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About The Author:

Robert A. Olson is a partner in the law firm of Brown, Olson & Gould, P.C. which maintains a nationwide practice in energy law, public utility law and related commercial transactions.

He can be reached at:

Brown, Olson & Gould, PC
2 Delta Drive
Suite 301
Concord, NH 03301
(603) 225-9716









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STATELINE by Robert Olson

April 2001

California Court Permits Qualifying Facility to Resell Its Power On the Open Market 
California Public Utilities Commission Follows by Ordering
Utilities to Pay QFs Within 15 Days of Future Deliveries
by Robert Olson  --   Brown, Olson and Wilson, P.C.
(originally published by PMA OnLine Magazine: 2001/05/06)

In an order of the Imperial County Superior Court, dated March 22, 2001, a group of Southern California qualifying facilities ("QFs") were temporarily released from their long term power contract obligation to sell their capacity and energy to Southern California Edison Company ("Edison"). The case originated as a collections action brought against Edison by the operators of eight geothermal power generating plants wholly owned by CalEnergy Operating Company ("plaintiffs"), and has its origins in the current California energy crisis. Edison had not paid the plaintiffs due to its inability to recover costs above the amount provided for in the state’s deregulation program.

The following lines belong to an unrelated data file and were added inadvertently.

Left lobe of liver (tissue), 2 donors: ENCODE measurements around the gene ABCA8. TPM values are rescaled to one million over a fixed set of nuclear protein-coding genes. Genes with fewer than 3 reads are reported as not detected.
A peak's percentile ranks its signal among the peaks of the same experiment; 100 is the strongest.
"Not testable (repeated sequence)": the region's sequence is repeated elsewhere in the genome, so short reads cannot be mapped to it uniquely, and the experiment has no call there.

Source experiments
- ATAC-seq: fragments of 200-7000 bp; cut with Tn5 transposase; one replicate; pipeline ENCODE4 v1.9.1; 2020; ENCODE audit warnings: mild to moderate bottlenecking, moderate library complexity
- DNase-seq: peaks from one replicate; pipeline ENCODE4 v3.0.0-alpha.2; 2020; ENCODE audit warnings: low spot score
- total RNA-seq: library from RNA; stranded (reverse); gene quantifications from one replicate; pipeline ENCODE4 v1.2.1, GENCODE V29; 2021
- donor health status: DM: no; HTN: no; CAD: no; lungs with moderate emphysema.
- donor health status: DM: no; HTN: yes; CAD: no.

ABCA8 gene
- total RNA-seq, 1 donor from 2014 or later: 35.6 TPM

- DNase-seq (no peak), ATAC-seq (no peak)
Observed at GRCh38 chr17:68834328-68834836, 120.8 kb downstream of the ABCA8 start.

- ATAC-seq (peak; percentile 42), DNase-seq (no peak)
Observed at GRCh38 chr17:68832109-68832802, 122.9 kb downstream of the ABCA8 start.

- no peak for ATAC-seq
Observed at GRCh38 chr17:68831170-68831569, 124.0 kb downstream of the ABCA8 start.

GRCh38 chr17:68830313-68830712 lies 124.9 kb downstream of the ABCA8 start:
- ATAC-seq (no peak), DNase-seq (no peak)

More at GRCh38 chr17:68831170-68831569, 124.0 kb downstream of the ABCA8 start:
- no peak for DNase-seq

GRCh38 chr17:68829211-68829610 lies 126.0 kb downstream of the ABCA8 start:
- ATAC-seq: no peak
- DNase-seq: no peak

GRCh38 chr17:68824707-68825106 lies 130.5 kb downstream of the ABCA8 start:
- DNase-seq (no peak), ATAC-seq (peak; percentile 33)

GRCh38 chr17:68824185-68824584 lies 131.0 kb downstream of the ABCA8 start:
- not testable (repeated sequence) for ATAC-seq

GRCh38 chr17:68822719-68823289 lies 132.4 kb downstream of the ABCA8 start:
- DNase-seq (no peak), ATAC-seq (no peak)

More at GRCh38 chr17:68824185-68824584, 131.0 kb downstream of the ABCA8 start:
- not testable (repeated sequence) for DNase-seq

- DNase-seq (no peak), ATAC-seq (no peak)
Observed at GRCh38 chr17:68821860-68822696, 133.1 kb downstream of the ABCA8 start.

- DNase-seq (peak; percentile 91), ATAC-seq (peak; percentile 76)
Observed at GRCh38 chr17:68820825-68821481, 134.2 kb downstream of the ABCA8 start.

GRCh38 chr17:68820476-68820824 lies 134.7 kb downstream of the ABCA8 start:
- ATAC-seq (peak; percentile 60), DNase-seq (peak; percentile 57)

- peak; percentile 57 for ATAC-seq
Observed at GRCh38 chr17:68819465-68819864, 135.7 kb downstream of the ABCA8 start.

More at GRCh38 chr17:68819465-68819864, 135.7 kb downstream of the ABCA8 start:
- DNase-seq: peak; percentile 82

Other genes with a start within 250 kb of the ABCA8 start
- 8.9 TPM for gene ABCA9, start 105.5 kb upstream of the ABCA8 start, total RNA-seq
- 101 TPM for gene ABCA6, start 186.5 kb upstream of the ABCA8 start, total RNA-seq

The plaintiffs’ complaint, filed February 20, 2001, consisted of fifteen causes of action. Among other claims, two of the counts sought a declaration from the court that: 1) Edison is obligated to perform its obligations under the contracts and provide the plaintiffs with certain required statements and payments; and 2) plaintiffs are entitled to suspend delivery of energy and capacity until Edison pays what it owes, and may resell their energy and capacity to other purchasers as long as Edison fails to pay, and that such suspension of delivery does not result in a modification of the long term power contracts between the plaintiffs and Edison. The plaintiffs sought over $44 million dollars in compensatory damages, plus interest and attorney’s fees.

The court’s March 22, 2001 order only addressed and granted the plaintiffs’ Motion for Summary Adjudication of the Second Cause of Action for Declaratory Relief. The court entered a declaratory judgment stating that: 1) the plaintiffs have the right to temporarily suspend deliveries of energy and capacity to Edison; 2) plaintiffs are entitled to resell the energy and capacity to other purchasers; and 3) the temporary suspension and resale of energy and capacity will not result in a modification of the contracts.

Following the Imperial County Superior Court decision, the California Public Utilities Commission ("Commission") issued a decision on March 27, 2001 ordering the utilities to pay for QF energy deliveries, made on or after the effective date of the Commission’s decision, within 15 days of the end of the QF billing period. In addition, the Commission’s decision permits the QFs to establish a 15 day billing period and includes a penalty, equal to the amount owed the QF, if the utility fails to pay on time.